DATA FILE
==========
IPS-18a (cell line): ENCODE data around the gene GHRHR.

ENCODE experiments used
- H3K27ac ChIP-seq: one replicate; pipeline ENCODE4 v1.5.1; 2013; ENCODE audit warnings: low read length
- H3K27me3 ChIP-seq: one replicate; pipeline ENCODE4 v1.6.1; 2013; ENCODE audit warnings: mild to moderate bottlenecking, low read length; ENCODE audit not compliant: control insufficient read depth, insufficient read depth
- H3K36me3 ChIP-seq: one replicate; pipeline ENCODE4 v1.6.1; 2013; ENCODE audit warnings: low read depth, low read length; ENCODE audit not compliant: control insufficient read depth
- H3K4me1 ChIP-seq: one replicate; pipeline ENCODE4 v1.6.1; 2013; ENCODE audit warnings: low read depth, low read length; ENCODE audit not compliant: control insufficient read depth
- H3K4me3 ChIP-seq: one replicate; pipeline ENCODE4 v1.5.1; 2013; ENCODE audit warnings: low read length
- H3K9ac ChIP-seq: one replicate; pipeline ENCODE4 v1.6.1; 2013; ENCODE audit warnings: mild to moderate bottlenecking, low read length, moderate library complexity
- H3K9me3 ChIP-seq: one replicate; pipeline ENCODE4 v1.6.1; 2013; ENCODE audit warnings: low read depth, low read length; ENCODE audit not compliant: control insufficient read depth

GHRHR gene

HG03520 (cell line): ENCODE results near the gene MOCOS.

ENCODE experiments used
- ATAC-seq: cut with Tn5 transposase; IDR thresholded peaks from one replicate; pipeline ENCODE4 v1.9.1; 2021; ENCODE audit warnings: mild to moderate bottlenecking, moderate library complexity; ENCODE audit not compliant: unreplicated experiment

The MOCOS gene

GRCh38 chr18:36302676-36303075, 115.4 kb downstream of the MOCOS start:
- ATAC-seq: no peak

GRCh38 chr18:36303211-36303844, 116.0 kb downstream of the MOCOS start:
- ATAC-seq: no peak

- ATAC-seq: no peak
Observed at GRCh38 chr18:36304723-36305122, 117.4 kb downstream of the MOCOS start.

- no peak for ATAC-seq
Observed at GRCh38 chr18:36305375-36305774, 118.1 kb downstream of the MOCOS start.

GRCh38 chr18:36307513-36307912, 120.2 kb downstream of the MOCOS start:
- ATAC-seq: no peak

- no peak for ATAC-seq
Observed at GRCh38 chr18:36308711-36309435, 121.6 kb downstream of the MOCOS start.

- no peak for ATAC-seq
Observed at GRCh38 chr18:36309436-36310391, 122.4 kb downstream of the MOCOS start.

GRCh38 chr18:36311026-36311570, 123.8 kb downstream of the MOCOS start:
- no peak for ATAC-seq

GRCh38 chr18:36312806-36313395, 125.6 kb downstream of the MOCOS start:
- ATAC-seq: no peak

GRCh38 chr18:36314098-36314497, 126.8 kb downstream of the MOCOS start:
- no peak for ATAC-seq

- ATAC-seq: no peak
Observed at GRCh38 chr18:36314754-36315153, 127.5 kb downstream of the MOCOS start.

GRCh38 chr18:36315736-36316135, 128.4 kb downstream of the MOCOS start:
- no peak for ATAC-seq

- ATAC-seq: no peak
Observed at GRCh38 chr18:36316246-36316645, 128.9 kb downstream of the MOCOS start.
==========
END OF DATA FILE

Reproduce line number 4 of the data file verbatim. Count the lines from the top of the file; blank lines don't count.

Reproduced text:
- H3K27me3 ChIP-seq: one replicate; pipeline ENCODE4 v1.6.1; 2013; ENCODE audit warnings: mild to moderate bottlenecking, low read length; ENCODE audit not compliant: control insufficient read depth, insufficient read depth